“With steroid use, patients find that they won’t sleep well, and that increases your appetite for sugary foods because you need that energy burst,” says Cabrero.

Here are 10 ideas for natural ways to sleep better.

Do you lose weight after going off Effexor?

I’m sorry to say this, but nobody knows.

There is no uniformity to how serious symptoms are or how long antidepressant withdrawal syndrome lasts, and Effexor is more widely known for having severe symptoms in a greater proportion of patients than some of the other antidepressants, insofar as information has even been collected on the issue. While all antidepressants cause withdrawal syndromes that can knock you on your ass or even kill you, SNRIs are a bit more publicly acknowledged in that sense (and some law suits have even been pursued due to how drug companies tend to underplay the risks…

Background: 33 y.o. female, off and on anti-depressants since age 20; Currently have been off for 3 years.

I last took Effexor ER, and while taking it I gained 45 pounds in 6 months. I was not eating anymore than usual, and was actually exercising (although in the light range), but hadn’t exercised before beginning it since my depression had gotten so bad. I begged my dr to take me off it since the weight just kept piling on, and she refused. I finally took myself off. I even told her…»if you think I was depressed, what do you think all this extra weight is gonna do?»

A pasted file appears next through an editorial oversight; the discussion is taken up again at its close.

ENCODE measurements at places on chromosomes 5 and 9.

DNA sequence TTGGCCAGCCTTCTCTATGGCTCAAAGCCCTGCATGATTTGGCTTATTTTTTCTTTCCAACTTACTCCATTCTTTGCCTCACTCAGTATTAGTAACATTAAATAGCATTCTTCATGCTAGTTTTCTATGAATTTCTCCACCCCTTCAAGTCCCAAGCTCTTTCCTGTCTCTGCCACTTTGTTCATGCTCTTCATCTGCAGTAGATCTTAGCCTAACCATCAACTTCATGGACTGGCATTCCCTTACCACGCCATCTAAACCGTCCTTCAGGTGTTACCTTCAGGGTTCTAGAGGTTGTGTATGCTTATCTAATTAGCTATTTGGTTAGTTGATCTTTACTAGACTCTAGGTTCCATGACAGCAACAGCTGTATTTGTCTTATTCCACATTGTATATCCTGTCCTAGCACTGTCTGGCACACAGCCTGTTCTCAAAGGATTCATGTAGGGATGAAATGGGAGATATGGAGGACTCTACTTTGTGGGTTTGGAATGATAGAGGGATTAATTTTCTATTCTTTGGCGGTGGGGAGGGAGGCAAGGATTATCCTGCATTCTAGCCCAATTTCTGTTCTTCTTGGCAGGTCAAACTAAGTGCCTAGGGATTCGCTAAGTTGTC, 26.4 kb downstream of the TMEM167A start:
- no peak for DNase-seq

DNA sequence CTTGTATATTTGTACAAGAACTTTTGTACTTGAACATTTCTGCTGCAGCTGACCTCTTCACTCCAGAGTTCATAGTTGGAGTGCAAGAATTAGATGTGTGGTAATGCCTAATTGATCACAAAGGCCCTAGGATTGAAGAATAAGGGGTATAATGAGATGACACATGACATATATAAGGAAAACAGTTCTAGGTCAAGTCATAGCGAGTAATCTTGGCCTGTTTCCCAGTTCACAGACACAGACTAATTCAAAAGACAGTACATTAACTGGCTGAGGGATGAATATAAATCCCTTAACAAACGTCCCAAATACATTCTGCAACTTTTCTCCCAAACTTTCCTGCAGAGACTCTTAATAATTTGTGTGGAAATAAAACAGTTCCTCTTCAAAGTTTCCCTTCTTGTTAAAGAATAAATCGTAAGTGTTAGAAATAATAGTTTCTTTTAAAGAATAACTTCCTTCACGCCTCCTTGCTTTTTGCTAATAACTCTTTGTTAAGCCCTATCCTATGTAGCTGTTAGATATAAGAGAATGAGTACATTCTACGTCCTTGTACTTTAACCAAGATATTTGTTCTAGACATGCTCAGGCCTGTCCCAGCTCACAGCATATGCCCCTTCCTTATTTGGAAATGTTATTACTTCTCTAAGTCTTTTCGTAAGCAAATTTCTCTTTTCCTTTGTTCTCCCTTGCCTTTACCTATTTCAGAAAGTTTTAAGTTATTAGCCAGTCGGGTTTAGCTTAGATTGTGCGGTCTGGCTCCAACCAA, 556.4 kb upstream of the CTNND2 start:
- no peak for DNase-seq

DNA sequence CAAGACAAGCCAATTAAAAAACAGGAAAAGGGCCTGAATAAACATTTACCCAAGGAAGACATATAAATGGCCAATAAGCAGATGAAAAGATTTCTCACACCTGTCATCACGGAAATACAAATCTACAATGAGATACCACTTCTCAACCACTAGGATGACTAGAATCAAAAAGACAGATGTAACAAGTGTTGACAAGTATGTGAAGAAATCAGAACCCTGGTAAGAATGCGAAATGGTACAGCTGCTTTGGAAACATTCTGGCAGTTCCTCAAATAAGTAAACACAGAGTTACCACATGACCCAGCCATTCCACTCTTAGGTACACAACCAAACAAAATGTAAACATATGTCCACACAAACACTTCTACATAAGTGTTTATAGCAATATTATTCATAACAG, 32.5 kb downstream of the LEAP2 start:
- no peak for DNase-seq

By the way, I am 5’2″ so a weight increase from 130 to 175 was very significant.

After coming off the meds, I exercised more and lost about 15 pounds in 5 months. I stayed at that weight for another year (160) before being able to lose anymore weight. I then began exercising even more and lost another 10 pounds (over 6 months). Now it’s been another year and half and I have not been able to lose any more weight.

I think my metabolism is permanently screwed up from the antidepressant. I counting calories a few times just out of curiousity, since I didn’t think I was eating a lot. And it turned out my regular diet (not me trying to diet) was eating about 1000 calories a day. From everything I read, it says I am not eating enough. I have tried to increase my intake of food (yes veggies and protein….not carbs and sweets) but it hasn’t made any difference.